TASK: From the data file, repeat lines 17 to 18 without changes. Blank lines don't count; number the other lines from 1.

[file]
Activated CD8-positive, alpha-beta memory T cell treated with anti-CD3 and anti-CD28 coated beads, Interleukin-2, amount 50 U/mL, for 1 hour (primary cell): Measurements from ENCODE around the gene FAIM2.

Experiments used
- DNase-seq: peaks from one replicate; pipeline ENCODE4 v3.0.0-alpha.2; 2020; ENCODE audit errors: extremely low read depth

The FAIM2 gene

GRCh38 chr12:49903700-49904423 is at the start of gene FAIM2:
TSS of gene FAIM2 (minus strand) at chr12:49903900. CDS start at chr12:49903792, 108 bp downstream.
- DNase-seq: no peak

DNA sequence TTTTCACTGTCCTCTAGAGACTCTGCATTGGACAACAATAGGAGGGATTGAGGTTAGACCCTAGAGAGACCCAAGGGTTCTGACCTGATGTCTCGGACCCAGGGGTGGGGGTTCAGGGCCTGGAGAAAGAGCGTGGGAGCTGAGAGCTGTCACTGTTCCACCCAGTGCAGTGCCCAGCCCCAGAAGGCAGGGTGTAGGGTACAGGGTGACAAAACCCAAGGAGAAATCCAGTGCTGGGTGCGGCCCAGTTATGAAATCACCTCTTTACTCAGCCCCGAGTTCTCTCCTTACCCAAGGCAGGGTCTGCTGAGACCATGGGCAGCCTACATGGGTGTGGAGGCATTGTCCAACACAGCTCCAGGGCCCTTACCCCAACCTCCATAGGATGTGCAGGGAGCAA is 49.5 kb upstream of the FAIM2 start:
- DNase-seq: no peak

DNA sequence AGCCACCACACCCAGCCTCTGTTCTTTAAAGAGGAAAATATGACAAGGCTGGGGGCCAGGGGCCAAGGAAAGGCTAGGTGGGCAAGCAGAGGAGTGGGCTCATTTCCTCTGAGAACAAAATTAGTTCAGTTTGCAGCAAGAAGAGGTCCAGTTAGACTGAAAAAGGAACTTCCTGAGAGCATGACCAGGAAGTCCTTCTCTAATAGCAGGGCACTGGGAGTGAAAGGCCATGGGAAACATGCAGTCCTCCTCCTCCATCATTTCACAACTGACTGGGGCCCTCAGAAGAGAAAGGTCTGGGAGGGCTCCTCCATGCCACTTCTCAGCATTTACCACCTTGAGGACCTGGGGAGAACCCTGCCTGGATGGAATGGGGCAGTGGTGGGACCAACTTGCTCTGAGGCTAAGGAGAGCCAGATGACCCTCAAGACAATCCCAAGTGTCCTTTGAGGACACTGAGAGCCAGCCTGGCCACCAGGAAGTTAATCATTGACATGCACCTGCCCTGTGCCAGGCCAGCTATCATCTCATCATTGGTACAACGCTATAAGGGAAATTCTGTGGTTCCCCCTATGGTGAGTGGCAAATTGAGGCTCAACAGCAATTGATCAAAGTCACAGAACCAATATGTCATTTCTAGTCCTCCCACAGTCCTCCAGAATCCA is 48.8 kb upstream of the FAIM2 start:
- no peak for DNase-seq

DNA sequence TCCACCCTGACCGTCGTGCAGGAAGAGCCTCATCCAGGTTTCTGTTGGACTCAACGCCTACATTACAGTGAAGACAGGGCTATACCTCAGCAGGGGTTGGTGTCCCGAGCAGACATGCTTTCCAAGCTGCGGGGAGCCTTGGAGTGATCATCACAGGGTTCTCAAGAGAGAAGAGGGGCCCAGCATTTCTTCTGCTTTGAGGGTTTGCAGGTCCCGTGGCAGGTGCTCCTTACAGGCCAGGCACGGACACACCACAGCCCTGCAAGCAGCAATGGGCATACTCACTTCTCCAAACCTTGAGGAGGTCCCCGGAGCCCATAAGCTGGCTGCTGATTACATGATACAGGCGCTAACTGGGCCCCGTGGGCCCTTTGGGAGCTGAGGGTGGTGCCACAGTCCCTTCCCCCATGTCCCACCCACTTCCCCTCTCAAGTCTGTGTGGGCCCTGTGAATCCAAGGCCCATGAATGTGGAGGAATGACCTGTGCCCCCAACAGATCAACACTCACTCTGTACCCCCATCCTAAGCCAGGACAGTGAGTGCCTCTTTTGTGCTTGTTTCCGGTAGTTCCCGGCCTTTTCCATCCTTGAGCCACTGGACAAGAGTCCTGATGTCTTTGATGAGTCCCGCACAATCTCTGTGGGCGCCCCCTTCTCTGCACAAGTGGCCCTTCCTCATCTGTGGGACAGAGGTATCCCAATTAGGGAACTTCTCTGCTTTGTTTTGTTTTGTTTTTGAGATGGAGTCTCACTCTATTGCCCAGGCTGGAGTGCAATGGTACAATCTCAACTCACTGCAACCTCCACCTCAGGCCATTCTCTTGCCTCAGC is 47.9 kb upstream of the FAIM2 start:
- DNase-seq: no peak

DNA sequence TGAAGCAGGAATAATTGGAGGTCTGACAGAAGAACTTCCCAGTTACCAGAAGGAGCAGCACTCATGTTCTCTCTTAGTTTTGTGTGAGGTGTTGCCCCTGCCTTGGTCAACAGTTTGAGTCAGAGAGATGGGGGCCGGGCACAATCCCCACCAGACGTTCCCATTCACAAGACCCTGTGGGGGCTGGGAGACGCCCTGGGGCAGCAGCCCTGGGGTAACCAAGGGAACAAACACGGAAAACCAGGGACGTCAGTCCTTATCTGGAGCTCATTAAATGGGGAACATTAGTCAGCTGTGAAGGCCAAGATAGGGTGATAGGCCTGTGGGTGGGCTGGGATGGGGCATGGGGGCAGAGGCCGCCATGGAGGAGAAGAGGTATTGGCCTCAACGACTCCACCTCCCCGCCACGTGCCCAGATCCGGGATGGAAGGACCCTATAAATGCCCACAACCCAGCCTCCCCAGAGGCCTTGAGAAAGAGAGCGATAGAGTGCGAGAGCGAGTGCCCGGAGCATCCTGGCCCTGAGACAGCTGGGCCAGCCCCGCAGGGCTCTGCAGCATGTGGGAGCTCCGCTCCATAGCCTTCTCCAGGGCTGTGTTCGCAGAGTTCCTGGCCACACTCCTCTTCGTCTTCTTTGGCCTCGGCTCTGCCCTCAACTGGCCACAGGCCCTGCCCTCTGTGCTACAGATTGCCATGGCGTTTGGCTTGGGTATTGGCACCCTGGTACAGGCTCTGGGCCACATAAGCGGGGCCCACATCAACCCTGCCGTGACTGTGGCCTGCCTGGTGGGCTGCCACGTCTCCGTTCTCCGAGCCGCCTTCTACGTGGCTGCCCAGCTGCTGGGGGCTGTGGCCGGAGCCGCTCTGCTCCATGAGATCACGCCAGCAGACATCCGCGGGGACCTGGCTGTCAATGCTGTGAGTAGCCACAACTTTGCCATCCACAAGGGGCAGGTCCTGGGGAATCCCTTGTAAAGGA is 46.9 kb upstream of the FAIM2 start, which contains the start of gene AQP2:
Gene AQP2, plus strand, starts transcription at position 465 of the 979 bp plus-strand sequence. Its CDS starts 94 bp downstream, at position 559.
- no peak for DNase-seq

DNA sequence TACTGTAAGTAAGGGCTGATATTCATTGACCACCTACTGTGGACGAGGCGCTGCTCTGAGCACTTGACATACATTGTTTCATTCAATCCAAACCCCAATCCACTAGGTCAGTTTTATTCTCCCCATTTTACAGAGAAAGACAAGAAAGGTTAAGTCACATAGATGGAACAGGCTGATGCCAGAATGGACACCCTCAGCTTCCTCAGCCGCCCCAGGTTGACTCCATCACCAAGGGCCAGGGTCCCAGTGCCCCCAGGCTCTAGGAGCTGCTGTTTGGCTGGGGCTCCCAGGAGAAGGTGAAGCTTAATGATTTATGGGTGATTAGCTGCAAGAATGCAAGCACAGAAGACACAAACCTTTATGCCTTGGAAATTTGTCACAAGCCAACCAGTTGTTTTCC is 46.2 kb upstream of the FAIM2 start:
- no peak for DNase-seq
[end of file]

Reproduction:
DNA sequence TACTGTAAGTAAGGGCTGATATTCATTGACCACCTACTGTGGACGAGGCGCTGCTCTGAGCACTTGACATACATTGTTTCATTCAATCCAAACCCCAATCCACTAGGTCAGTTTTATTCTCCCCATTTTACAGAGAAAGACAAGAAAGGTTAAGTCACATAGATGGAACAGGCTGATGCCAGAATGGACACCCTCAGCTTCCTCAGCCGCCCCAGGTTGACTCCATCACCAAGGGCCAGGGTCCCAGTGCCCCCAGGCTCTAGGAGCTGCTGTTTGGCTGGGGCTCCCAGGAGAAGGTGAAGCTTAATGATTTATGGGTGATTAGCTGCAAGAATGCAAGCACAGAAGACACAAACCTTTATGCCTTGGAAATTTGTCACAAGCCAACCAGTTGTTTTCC is 46.2 kb upstream of the FAIM2 start:
- no peak for DNase-seq